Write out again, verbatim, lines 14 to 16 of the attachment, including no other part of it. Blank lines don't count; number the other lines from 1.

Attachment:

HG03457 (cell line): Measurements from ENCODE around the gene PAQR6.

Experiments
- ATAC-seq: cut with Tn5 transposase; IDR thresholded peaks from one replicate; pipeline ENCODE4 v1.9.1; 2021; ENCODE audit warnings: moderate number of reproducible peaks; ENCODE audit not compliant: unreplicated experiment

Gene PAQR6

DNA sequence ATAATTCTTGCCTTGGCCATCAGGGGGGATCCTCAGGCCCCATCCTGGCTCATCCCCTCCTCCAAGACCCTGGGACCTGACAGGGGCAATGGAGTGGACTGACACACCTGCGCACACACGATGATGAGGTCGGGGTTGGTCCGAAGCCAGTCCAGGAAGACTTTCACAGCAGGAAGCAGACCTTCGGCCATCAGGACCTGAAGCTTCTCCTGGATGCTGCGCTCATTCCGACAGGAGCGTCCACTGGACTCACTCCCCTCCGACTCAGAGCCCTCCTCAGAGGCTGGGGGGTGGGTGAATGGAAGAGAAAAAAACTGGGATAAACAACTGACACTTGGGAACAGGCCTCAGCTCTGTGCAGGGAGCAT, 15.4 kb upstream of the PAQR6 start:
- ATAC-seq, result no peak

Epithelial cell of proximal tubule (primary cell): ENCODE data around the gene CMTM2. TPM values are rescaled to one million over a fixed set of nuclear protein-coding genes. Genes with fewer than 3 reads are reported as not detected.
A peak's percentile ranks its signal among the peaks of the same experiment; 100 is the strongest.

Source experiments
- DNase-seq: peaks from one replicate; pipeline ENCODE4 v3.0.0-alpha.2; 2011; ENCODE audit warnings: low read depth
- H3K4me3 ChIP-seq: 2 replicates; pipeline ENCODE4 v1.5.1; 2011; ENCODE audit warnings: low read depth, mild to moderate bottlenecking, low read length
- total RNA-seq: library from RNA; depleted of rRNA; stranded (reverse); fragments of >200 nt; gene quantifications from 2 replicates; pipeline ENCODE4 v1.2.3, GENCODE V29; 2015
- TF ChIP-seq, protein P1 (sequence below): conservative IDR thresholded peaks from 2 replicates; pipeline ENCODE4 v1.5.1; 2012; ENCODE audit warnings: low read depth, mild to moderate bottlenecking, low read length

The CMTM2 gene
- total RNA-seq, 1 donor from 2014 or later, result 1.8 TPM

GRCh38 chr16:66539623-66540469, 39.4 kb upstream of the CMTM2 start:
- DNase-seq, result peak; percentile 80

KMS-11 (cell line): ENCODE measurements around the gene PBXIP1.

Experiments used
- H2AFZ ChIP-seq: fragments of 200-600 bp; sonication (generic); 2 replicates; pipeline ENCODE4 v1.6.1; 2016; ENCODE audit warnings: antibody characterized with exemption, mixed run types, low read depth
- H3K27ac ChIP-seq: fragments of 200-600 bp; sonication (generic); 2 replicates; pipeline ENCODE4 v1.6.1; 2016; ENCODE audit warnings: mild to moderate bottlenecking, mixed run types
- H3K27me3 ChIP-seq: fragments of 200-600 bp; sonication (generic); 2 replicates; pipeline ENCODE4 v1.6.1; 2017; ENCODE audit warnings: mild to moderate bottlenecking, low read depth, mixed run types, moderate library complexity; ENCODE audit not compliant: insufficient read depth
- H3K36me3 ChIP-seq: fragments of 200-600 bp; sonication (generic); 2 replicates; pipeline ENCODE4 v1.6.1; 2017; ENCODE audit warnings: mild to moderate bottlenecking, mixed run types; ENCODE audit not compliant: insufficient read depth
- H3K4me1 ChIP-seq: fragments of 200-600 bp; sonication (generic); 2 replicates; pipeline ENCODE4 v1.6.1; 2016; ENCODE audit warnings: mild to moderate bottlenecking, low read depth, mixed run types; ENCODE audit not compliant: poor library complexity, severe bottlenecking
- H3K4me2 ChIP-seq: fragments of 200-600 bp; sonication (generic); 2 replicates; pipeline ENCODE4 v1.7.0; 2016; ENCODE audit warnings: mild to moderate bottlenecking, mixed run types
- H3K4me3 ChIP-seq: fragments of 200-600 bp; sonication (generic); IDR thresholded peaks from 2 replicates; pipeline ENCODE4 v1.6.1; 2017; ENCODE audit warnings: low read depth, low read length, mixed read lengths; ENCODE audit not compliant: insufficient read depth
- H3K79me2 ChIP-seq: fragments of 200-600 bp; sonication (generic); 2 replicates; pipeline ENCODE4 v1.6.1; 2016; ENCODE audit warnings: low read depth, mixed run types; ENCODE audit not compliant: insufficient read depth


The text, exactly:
The CMTM2 gene
- total RNA-seq, 1 donor from 2014 or later, result 1.8 TPM

GRCh38 chr16:66539623-66540469, 39.4 kb upstream of the CMTM2 start: